Perhaps one of the best recent examples of the fracas I just described would be the X-33/Venture Star project, canceled in 2001.

And.

Govt chokes out private industry development of space in two ways: excessive regulation (and the liability costs which flow from such regulation) and its drain on capital and expertise.

Scaled Composites proved that a private company could loft a vehicle into space that has the potential to turn a profit. But thanks to liability issues, it has been years since Scaled won the X Prize, but no paying passengers have made the flight yet.

When private individuals wanted to pay to visit the Space Station, remember who accommodated them and who did not.

And the Space Shuttle has turned NASA into a victim of its own success: costs to fund the operation of the Shuttle leave nothing for development of a successor.

So I will include my voice with those who believe that the best thing that should happen to NASA is its wholesale disbandment. Let the govt be led by private industry under a DARPA model of funding research. That way, private industry will focus on technologies that will generate profits for investors.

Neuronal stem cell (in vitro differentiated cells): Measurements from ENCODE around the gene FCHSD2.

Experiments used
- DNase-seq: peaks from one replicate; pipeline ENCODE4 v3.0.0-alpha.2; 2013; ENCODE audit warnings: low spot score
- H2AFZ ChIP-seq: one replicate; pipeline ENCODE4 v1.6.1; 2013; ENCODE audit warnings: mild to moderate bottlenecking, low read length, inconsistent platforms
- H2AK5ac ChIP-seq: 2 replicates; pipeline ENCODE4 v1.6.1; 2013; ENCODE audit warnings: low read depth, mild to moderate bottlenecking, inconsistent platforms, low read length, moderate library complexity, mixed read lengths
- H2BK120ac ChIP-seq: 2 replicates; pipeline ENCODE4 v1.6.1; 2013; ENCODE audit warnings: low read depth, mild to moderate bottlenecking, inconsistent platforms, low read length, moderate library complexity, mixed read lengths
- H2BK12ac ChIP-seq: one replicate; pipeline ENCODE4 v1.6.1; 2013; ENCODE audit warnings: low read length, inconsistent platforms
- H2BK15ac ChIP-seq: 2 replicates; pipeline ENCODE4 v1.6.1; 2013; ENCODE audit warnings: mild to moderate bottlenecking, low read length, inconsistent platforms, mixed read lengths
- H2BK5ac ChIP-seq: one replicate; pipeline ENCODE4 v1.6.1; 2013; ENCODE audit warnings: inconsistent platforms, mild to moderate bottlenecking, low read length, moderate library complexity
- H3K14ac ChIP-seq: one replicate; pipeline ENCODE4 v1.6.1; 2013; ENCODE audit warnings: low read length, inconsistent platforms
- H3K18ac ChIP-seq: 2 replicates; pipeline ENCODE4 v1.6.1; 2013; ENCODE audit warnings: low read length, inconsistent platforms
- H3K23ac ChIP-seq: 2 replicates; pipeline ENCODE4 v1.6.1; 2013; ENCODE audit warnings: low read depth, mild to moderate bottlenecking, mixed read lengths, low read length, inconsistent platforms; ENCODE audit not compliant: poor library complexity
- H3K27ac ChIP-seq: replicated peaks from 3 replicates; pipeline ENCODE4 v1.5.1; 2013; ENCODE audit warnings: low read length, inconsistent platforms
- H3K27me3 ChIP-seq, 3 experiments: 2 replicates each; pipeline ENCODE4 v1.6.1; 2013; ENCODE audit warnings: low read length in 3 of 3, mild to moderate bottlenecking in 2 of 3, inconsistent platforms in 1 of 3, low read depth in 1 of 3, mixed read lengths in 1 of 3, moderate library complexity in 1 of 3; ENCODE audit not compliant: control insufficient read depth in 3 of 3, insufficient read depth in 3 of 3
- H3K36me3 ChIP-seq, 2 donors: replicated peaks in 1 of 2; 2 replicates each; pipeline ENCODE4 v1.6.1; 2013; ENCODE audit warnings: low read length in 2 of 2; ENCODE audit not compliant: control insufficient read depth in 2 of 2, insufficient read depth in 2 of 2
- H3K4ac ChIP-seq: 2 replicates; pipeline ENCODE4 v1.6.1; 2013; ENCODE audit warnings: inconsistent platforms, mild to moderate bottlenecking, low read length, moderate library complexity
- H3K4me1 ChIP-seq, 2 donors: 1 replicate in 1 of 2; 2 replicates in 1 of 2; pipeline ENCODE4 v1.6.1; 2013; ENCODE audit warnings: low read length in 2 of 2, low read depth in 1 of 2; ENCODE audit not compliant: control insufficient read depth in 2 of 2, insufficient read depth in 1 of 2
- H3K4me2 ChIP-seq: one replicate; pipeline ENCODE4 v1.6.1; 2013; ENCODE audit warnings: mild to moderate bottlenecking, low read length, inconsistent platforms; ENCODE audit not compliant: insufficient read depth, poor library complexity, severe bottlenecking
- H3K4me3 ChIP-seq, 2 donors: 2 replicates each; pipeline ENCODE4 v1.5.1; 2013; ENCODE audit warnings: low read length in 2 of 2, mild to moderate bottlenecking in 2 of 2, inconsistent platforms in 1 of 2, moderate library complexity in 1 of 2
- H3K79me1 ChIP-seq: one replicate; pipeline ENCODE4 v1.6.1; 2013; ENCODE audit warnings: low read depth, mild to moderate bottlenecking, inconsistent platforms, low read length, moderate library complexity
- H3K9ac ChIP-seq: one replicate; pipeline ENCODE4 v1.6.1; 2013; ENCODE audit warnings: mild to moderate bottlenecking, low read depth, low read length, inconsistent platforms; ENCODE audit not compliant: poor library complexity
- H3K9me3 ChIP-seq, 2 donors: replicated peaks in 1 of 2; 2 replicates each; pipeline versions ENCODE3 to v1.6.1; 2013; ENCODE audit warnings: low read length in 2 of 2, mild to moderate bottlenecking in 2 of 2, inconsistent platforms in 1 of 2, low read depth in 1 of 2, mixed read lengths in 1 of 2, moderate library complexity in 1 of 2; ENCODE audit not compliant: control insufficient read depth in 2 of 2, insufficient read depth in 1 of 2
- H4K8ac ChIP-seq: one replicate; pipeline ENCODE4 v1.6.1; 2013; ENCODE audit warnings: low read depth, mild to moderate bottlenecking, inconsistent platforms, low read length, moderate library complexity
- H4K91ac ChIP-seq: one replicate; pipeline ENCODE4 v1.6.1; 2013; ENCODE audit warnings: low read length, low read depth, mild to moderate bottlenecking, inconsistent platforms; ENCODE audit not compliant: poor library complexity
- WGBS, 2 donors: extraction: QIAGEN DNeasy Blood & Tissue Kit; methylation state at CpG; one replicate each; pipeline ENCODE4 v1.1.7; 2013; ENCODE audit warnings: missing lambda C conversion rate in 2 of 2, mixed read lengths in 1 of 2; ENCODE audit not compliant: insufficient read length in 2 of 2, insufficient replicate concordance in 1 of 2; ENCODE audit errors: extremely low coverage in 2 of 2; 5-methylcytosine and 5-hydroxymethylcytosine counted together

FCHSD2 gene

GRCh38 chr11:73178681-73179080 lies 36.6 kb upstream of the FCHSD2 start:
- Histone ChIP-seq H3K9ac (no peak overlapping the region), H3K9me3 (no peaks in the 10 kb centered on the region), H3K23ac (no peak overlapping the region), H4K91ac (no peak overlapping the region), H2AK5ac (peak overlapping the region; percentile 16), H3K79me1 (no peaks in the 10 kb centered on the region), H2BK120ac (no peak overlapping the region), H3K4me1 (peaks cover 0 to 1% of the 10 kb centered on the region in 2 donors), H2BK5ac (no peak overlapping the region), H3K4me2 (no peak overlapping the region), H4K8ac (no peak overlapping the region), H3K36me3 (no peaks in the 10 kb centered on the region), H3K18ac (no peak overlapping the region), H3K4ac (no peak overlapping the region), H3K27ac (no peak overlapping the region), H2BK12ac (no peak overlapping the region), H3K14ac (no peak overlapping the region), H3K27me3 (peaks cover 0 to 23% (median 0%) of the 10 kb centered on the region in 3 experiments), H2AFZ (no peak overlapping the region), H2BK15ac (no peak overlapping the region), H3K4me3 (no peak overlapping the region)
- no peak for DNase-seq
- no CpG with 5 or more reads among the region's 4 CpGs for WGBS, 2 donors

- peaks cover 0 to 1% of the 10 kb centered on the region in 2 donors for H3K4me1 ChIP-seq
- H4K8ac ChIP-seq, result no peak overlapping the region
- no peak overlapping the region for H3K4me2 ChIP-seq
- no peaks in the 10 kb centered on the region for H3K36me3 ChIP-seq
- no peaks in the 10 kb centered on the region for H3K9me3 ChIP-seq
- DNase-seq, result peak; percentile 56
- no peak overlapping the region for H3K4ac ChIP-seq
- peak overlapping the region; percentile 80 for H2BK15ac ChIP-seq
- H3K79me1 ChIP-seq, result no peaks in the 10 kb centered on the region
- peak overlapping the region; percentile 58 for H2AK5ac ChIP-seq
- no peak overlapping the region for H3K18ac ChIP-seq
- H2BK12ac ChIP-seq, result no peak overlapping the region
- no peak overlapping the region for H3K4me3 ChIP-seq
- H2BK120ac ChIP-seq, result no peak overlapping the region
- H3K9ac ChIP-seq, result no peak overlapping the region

After all, the Wright Brothers didn't go begging for Washington to fund their little plane. They knew that when they had a working model, Washington would buy it for military use, and they would turn the profits into finding ways for individuals to buy and use it.

Think on that.

negrospaceprogram.com/blog/... (Below threshold)
davidt:

negrospaceprogram.com/blog/nsp-movie

Yep, according the laws ... (Below threshold)
Paul F. Dietz:

Yep, according the laws of physics we do. Unfortunately it takes one heck of a lot of energy to break free of earth's gravity.

Launching into earth orbit, or even to escape velocity (which requires only twice the energy of launching to LEO) is not expensive because it uses a lot of energy. The cost of the fuel for a liquid propellant launcher is currently only a tiny fraction of the total cost of the launch itself. Most of the cost is in hardware and labor and amortization of development costs. All of these costs can be expected to decline dramatically with reusable launchers flown at very high flight rates.

I am still for funding th... (Below threshold)
MF:

I am still for funding this worthwhile project.
Now only a fraction of a penny goes to the space industry. Eventually there will be more private ventures but in the mean time I want my money on something positive for the US and our citizens and that provides enhancements for our lives here on earth. Much better than the social programs that waste our money and doesnt better our society as a whole.